Artist, Dawn Gabrielle Chandler captures the Lake District in a box

Artist, Dawn Gabrielle Chandler in her studio

Artist, Dawn Gabrielle Chandler in her studio - Credit: Archant

An artist from Gatebeck has found a new and intriguing way of capturing the essence of her favourite Lakeland places, as Sue Riley reports

Rydal- The valley where rye was grown

Rydal- The valley where rye was grown - Credit: Archant

Most artists strive not to be stereotyped and put in a box but that’s exactly what Dawn Gabrielle Chandler is hoping for with her new series of paintings of some of the Lake District’s most popular towns and villages. Her Kendal street scenes have sold well over the years but now Dawn is capturing her favourite places in a different way – by painting still life items on shelves and in wooden boxes.

Her picture of Rydal contains a shelf full of poetry books, porcelain sheepdogs, narcissi and a badger to represent the popular Badger Bar in the hamlet. Another, of Troutbeck, has a yellow plastic duck referencing the popular annual duck race and dominoes representing the strong community Dawn found there when she started her research. And her painting of Grasmere acknowledges the village’s literary history with lots of books by Wordsworth, Coleridge and Southey.

‘Rather than doing a picture of Rydal itself I wanted to do something a bit different, I want to depict an area, it’s a great way of getting a message out there, rather than it just being a still life it says more and there’s more scope to have fun with it,’ she says. ‘I am trying to get almost a stained glass feel to it.’

Troutbeck- A Westmorland Village

Troutbeck- A Westmorland Village - Credit: Archant

Her picture of Kendal contains references to Farrers coffee roasters, Webb’s lettuce (the nursery where it originated is now the site of Marks & Spencer), the castle, K Shoes and of course mint cake. But at first glance it’s not all evident, you have to look into the painting and explore it. ‘I couldn’t put everything in, it’s just my take on it. People can work it out for themselves, not everything is spelled out,’ says Dawn. ‘I love doing the shelf pictures, they are visual metaphors. My street scenes looked too much like a photograph for me.’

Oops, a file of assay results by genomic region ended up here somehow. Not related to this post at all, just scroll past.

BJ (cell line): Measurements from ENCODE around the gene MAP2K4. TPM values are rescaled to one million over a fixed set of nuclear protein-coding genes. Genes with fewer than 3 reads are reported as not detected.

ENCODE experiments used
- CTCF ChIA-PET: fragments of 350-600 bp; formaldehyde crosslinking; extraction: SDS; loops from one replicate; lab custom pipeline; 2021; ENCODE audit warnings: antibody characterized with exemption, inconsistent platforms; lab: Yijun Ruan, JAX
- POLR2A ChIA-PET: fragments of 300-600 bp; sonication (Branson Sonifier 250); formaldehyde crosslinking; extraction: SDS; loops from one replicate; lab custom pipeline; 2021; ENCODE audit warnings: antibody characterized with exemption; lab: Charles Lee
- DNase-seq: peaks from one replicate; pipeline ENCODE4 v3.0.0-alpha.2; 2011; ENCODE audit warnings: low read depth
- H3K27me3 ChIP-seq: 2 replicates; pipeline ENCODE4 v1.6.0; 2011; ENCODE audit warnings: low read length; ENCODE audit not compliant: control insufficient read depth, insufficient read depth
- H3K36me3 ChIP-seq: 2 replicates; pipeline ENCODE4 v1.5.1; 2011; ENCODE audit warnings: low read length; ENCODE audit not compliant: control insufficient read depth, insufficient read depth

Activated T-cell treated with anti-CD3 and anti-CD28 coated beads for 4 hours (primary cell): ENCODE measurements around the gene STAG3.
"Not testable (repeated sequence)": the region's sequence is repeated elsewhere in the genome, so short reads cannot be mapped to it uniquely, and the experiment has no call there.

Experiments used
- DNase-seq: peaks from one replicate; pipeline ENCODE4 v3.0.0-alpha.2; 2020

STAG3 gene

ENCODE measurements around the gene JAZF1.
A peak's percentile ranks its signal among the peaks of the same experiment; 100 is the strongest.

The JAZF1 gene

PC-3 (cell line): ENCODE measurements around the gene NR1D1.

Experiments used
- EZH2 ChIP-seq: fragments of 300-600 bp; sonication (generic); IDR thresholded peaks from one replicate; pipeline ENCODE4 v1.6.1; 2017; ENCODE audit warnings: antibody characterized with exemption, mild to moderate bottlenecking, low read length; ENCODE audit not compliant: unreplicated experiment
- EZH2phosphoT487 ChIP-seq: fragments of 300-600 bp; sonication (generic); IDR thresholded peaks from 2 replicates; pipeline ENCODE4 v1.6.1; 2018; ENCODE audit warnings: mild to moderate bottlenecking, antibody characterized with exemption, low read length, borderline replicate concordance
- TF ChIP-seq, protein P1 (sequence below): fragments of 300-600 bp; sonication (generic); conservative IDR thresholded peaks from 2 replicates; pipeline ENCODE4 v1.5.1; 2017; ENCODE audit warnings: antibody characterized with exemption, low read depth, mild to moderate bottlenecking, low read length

Working in gouache, she concentrates on one picture at a time. Once she’s thought of a theme she will spend weeks drawing out a plan, researching and making notes. Then she creates the still life in her studio, her favourite part of the process. Using a cardboard box to make the shelving, she raids her Robert Stubbs’ dolls’ house for miniature items to fill it with. ‘I can spend hours pushing things round with a pencil getting things just so, I wonder if I’ve ever grown up, I love miniatures,’ she says. When she’s finally happy she starts to paint.

Much of her spare time is spent in her studio above the garage of their detached cottage in Gatebeck, near Kendal. In one corner is a former display unit full of old shoes which used to be in her father-in-law’s shop. Those shoes provided Dawn with the confidence to develop her own artistic style when she started painting them a decade ago and people liked them. The shoe pictures sold at local exhibitions and she went on to paint several antique pairs in Kendal’s Abbot Hall Gallery’s collection which are rarely on show to the public. A year later Dawn was accepted into the prestigious Lake Artists Society, quite a coup as it is limited to just 45 artists working in Cumbria.

Detail in the piece Sizergh

Detail in the piece Sizergh - Credit: Archant

Although she’s sold a few dozen pictures – her shoes have been particularly popular selling for between £150-300 at local shows and in London where her work has been exhibited – she’s hoping her shelf images which go on display at this year’s Lake Artists Society shows will also be popular, although in a higher price range at £600.

A practising artist since she left art college in Carlisle in the 1980s, Dawn feels she has finally found her niche. She says she could probably be a full-time artist if she continued with her popular street scenes, commissions and portraits but is having to fund her change of artistic direction by working part time as a cleaner at Windermere School, fitting it in around family life with her husband Scott and teenage twins.

‘The local street scenes sell quite well, they are the bread and butter pictures, but I have tended to stop doing them. It’s not about the money for me, it’s about the work I want to do. I probably could give up the cleaning if I did bread and butter paintings but it’s more important I am doing things I want to do.’

Dawn Gabrielle Chandler’s unique take on what Kendal means to her

Dawn Gabrielle Chandler’s unique take on what Kendal means to her - Credit: not Archant

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Dawn will exhibit her shelf and box paintings at the Lake Artists Society’s winter exhibition at Rheged, Penrith, from November to February.